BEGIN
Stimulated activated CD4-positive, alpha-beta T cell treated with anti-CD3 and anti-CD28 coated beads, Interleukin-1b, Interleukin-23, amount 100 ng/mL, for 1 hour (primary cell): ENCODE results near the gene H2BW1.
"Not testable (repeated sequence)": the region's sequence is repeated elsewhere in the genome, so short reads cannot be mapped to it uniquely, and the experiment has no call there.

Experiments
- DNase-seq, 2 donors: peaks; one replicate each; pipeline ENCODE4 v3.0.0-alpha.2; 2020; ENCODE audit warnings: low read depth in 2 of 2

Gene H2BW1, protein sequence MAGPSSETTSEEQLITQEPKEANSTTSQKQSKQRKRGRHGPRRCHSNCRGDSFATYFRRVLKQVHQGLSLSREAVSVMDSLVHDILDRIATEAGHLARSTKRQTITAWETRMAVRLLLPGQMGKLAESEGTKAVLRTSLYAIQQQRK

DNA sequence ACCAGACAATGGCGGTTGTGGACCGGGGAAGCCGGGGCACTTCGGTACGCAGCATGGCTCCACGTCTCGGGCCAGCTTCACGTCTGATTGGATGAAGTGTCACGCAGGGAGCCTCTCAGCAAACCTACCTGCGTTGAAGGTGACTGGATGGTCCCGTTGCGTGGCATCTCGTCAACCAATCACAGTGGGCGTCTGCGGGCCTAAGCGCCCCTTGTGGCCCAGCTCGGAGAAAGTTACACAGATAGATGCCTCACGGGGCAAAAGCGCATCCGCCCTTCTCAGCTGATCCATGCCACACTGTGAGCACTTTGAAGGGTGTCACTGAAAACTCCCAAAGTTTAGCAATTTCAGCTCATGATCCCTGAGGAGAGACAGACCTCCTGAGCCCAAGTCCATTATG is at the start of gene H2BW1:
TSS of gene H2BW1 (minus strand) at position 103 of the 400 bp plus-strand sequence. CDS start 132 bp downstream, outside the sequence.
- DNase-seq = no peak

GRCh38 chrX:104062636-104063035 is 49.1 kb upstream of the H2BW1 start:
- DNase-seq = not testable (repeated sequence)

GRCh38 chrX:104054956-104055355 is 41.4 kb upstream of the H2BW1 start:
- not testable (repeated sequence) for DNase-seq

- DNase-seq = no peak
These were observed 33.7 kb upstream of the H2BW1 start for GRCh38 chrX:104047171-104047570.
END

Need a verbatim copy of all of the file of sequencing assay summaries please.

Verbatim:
Stimulated activated CD4-positive, alpha-beta T cell treated with anti-CD3 and anti-CD28 coated beads, Interleukin-1b, Interleukin-23, amount 100 ng/mL, for 1 hour (primary cell): ENCODE results near the gene H2BW1.
"Not testable (repeated sequence)": the region's sequence is repeated elsewhere in the genome, so short reads cannot be mapped to it uniquely, and the experiment has no call there.

Experiments
- DNase-seq, 2 donors: peaks; one replicate each; pipeline ENCODE4 v3.0.0-alpha.2; 2020; ENCODE audit warnings: low read depth in 2 of 2

Gene H2BW1, protein sequence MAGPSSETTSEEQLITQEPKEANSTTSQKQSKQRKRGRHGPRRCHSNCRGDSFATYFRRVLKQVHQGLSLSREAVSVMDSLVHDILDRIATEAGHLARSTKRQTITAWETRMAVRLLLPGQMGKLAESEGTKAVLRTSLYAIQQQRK

DNA sequence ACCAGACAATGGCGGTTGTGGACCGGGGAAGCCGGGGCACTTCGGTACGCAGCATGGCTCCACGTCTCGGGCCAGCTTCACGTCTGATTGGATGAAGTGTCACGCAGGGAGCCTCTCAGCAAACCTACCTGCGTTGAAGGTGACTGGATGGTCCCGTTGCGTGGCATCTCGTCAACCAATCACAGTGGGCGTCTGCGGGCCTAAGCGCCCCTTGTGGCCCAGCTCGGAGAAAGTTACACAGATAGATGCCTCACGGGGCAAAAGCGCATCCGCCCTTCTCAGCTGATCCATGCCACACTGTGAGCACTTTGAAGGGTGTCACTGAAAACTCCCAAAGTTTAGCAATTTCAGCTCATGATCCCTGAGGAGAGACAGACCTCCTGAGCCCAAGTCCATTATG is at the start of gene H2BW1:
TSS of gene H2BW1 (minus strand) at position 103 of the 400 bp plus-strand sequence. CDS start 132 bp downstream, outside the sequence.
- DNase-seq = no peak

GRCh38 chrX:104062636-104063035 is 49.1 kb upstream of the H2BW1 start:
- DNase-seq = not testable (repeated sequence)

GRCh38 chrX:104054956-104055355 is 41.4 kb upstream of the H2BW1 start:
- not testable (repeated sequence) for DNase-seq

- DNase-seq = no peak
These were observed 33.7 kb upstream of the H2BW1 start for GRCh38 chrX:104047171-104047570.